Morrisons takes steps to tackle plastic pollution

By: Erin O'Neill
Date posted: 25 April 2018

Supermarket giant Morrisons has today announced plans to reduce its plastic pollution. It has also committed to making all of its own-brand plastic packaging reusable, recyclable or compostable by 2025.

Morrisons
© Ben Brace

We really have to start acting now if we are to have any hope of stemming the flow of plastics into our oceans, so we would hope to see some of these actions coming in immediately.

Emma Cunningham,
Senior Pollution Campaigns Officer
MCS

MCS welcomes this news but emphasises the fact that governments and big businesses should act as soon as possible to decrease the harmful effects of plastic pollution on our seas and wildlife.

Morrisons will take steps including:

Emma Cunningham, Marine Conservation Society Senior Pollution Campaigns Officer said: “We are really pleased to see Morrisons announce these measures to reduce unnecessary plastic and packaging in their stores.

“We really have to start acting now if we are to have any hope of stemming the flow of plastics into our oceans, so we would hope to see some of these actions coming in immediately.

“We all have a part to play as individuals to refuse single-use items, including straws and plastic bottles, and start using alternatives. From using paper straws, to refillable cups and bottles, we can all encourage governments to implement deposit refund systems and levies on single-use items.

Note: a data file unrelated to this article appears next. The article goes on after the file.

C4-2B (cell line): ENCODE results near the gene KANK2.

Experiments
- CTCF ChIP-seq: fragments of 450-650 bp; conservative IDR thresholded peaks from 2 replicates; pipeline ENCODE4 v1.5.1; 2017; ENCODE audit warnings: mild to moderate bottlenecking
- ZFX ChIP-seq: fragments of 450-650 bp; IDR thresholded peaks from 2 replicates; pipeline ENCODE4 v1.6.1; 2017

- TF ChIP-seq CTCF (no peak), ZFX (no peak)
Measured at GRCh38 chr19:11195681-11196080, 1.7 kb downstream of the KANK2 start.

“We would also want to see government mandated product material to be produced more from recycled sources, helping the industry to rethink the design and recyclability of their products.”

Currently, 82% of the plastic by weight in Morrisons packaging is recyclable, with the supermarket chain aiming to achieve 100% by working with suppliers, retailers and local authorities.

Research by Morrisons has shown that plastic reduction is now the third most important issue to their customers.

Morrisons has already taken some steps to reduce throwaway plastic waste, which includes no longer buying plastic drinking straws and plastic cotton buds, and no longer selling 5p single-use carrier bags.

Do you want to help stop the plastic tide? We are currently calling on UK governments to put a charge on single-use plastic throwaway items.

Actions you can take

  1. Help us stop the plastic tide
  2. Download the Great British Beach Clean Report 2017
  3. Help stop the plastic tide

Did you know?…

Litter has increased by 135% since 1994, with plastics increasing by a staggering 180%

On UK beaches levels of litter have doubled in the past 20 years

Since the carrier bag charge came in across the UK, the Great British Beach Clean has recorded 40% fewer bags on beaches

Help protect 40% of English seas

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Let the government know they must protect our ocean and marine wildlife before it’s too late.

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